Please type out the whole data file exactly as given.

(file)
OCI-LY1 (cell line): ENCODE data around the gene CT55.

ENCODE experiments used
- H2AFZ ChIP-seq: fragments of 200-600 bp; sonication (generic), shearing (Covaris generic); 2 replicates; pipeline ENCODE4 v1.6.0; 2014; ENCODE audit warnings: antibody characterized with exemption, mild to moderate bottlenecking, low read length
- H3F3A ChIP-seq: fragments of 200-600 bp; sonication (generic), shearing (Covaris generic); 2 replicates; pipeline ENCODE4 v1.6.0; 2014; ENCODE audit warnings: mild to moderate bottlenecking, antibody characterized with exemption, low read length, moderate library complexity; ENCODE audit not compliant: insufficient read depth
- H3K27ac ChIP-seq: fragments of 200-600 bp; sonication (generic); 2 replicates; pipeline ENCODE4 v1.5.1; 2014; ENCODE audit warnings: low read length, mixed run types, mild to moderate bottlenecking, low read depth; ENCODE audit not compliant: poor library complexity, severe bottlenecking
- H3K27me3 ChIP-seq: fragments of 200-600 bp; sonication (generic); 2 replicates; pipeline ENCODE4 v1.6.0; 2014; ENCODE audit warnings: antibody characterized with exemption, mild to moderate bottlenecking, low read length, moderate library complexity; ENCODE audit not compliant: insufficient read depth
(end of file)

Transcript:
OCI-LY1 (cell line): ENCODE data around the gene CT55.

ENCODE experiments used
- H2AFZ ChIP-seq: fragments of 200-600 bp; sonication (generic), shearing (Covaris generic); 2 replicates; pipeline ENCODE4 v1.6.0; 2014; ENCODE audit warnings: antibody characterized with exemption, mild to moderate bottlenecking, low read length
- H3F3A ChIP-seq: fragments of 200-600 bp; sonication (generic), shearing (Covaris generic); 2 replicates; pipeline ENCODE4 v1.6.0; 2014; ENCODE audit warnings: mild to moderate bottlenecking, antibody characterized with exemption, low read length, moderate library complexity; ENCODE audit not compliant: insufficient read depth
- H3K27ac ChIP-seq: fragments of 200-600 bp; sonication (generic); 2 replicates; pipeline ENCODE4 v1.5.1; 2014; ENCODE audit warnings: low read length, mixed run types, mild to moderate bottlenecking, low read depth; ENCODE audit not compliant: poor library complexity, severe bottlenecking
- H3K27me3 ChIP-seq: fragments of 200-600 bp; sonication (generic); 2 replicates; pipeline ENCODE4 v1.6.0; 2014; ENCODE audit warnings: antibody characterized with exemption, mild to moderate bottlenecking, low read length, moderate library complexity; ENCODE audit not compliant: insufficient read depth